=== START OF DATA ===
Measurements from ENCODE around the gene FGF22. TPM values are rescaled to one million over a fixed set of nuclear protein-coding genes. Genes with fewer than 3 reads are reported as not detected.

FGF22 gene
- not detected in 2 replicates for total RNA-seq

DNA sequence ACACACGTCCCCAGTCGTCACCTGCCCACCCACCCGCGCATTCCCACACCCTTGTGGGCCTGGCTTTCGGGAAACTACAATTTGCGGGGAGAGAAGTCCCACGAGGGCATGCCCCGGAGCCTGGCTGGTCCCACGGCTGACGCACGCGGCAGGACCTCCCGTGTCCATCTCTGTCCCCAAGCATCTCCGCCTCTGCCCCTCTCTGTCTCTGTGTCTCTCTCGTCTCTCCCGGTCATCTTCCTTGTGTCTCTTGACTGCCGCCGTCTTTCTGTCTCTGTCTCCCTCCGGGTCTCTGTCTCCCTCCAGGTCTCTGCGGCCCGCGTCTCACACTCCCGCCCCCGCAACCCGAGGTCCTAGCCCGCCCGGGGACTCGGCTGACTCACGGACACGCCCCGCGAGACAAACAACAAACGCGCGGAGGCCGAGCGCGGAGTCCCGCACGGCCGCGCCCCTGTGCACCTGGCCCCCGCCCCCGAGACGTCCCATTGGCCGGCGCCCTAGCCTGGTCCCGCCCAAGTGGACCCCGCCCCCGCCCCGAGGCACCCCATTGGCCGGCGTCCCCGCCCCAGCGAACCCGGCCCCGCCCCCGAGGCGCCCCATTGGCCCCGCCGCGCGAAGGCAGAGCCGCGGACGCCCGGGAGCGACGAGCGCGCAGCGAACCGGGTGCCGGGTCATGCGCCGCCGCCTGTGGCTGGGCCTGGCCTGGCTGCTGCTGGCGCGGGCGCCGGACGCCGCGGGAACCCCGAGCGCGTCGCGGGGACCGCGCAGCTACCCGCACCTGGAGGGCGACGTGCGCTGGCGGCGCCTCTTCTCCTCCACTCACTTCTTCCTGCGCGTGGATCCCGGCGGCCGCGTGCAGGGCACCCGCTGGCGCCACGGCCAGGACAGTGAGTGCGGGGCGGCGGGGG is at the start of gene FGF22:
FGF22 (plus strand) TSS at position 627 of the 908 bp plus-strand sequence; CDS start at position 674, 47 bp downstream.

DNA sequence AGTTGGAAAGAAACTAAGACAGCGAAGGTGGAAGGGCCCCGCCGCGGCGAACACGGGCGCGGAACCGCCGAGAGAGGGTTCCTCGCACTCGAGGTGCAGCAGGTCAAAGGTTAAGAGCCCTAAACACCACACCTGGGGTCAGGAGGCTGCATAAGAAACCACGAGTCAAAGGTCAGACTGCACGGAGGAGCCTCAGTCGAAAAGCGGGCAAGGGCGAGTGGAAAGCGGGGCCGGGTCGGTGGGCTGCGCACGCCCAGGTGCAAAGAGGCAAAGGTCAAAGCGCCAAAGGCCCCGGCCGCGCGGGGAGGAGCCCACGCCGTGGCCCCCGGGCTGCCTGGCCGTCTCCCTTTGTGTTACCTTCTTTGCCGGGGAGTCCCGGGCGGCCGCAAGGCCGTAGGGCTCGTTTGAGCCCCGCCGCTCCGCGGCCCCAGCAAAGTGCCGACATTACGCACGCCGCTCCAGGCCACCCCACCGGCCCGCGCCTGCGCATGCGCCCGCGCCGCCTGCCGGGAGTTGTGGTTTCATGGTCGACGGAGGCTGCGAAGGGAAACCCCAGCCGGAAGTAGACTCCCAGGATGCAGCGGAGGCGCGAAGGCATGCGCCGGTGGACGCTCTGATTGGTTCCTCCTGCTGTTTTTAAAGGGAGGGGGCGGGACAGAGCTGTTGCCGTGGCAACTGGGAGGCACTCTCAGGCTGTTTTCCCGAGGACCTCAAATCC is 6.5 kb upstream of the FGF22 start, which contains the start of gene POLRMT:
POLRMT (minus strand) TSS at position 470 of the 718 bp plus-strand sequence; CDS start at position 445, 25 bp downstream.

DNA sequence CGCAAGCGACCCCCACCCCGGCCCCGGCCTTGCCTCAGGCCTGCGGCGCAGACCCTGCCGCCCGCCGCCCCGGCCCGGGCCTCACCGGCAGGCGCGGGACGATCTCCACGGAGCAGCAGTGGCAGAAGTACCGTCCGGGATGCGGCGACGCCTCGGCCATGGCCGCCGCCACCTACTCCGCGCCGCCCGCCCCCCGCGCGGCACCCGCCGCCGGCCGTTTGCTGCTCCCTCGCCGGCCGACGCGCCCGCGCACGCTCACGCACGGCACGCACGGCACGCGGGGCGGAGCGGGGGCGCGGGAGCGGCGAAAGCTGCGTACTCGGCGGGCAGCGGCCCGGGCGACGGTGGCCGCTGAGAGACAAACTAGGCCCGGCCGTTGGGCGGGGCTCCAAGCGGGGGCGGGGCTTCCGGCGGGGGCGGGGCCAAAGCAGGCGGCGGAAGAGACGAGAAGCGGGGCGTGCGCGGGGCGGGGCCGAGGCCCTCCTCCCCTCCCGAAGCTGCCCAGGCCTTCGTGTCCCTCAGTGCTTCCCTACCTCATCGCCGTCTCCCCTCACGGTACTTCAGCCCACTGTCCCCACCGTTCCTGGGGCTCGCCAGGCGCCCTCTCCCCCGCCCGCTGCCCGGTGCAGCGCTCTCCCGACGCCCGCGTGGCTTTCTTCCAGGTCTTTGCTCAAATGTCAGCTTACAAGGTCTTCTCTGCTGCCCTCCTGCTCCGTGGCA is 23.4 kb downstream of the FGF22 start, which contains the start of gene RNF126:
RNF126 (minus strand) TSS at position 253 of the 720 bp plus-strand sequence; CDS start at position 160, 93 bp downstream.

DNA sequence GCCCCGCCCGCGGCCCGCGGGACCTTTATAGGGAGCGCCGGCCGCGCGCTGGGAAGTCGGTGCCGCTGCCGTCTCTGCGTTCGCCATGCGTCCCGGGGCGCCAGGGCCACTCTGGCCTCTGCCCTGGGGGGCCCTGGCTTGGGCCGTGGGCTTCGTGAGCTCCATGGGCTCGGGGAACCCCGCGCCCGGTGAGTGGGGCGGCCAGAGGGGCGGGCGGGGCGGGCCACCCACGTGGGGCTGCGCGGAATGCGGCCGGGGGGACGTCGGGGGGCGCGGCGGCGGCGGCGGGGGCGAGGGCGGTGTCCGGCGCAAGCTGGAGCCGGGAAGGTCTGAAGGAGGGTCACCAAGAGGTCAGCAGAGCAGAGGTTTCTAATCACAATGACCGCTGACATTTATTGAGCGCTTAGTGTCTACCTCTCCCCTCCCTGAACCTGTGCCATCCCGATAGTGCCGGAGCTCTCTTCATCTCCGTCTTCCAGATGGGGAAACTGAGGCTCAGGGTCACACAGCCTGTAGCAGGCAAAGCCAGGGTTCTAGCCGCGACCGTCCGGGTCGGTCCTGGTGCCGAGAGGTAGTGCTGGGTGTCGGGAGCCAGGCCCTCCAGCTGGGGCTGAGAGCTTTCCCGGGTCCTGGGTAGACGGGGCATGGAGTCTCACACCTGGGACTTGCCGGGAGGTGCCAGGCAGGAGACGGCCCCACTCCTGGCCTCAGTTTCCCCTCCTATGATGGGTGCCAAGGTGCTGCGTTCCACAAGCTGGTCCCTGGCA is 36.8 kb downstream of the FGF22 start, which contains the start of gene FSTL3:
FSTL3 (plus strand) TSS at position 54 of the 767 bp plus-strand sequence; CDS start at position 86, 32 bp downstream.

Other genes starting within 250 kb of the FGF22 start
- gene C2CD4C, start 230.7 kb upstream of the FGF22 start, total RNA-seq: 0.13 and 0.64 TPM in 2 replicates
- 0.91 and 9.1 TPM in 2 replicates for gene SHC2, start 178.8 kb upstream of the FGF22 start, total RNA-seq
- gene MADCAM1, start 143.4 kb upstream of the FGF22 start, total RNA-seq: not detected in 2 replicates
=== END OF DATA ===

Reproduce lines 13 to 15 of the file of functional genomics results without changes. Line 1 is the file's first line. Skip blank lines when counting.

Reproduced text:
- gene C2CD4C, start 230.7 kb upstream of the FGF22 start, total RNA-seq: 0.13 and 0.64 TPM in 2 replicates
- 0.91 and 9.1 TPM in 2 replicates for gene SHC2, start 178.8 kb upstream of the FGF22 start, total RNA-seq
- gene MADCAM1, start 143.4 kb upstream of the FGF22 start, total RNA-seq: not detected in 2 replicates